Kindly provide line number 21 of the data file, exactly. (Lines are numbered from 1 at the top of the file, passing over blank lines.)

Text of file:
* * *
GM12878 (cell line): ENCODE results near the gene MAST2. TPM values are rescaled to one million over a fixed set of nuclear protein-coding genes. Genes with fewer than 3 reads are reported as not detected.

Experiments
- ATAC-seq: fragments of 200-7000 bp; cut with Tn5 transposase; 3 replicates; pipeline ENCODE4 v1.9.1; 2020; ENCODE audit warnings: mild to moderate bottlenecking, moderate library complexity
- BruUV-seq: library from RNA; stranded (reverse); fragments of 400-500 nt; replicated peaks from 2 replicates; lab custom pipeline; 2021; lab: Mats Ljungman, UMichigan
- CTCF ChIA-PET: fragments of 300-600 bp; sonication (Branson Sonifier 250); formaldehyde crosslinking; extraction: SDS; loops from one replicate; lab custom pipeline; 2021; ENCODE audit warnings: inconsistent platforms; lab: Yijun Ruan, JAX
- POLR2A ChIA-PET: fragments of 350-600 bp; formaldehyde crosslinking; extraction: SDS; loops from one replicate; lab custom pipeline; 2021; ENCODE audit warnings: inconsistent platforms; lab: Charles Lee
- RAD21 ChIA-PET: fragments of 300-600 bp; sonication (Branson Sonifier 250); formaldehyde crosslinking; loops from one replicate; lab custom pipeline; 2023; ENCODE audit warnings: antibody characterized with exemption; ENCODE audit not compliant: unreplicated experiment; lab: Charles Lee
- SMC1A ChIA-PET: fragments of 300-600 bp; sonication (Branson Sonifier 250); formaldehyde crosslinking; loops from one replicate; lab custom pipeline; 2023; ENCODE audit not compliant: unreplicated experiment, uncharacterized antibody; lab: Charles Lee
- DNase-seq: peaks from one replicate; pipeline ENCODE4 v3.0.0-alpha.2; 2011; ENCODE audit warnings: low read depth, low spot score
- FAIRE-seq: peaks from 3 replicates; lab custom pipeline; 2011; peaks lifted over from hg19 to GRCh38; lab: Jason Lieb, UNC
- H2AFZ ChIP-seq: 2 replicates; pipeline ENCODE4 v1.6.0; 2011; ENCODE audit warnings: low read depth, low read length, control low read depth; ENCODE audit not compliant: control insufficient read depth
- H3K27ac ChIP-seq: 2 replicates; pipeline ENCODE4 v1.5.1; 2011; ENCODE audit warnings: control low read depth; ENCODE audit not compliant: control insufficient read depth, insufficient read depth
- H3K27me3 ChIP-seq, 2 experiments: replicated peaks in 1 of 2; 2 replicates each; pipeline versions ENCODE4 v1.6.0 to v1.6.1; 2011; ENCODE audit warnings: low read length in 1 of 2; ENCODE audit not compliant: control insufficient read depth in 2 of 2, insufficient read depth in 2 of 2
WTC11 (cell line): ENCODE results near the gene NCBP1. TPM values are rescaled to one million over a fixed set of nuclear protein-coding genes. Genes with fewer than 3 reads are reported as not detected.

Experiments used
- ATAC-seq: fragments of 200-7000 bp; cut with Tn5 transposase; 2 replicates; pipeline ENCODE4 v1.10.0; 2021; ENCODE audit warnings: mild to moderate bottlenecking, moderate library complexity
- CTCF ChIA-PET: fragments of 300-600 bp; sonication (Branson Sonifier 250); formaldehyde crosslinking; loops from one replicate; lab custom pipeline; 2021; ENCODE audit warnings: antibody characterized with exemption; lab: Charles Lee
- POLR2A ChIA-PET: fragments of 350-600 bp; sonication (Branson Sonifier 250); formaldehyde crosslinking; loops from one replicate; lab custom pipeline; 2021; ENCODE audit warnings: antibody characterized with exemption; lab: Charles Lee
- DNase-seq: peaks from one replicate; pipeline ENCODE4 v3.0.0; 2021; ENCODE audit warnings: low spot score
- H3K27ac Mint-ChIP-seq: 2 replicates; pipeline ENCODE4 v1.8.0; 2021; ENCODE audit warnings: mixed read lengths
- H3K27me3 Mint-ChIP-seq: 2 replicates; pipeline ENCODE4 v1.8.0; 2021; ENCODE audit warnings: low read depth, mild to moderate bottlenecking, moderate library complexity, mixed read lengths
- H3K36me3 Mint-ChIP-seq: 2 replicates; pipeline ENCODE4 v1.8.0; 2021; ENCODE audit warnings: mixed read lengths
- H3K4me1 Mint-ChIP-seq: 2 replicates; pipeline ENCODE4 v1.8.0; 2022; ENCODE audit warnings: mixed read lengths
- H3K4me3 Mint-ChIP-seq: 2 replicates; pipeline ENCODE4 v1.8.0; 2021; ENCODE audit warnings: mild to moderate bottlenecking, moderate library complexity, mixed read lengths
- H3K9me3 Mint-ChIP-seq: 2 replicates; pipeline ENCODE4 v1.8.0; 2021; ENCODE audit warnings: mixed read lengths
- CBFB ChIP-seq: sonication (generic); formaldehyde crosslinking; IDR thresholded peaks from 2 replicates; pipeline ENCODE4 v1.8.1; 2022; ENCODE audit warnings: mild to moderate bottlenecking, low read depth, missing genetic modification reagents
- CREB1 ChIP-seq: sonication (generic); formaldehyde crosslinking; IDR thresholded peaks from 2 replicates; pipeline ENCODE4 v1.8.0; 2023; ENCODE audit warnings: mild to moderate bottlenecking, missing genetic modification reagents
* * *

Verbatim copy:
- H3K27me3 Mint-ChIP-seq: 2 replicates; pipeline ENCODE4 v1.8.0; 2021; ENCODE audit warnings: low read depth, mild to moderate bottlenecking, moderate library complexity, mixed read lengths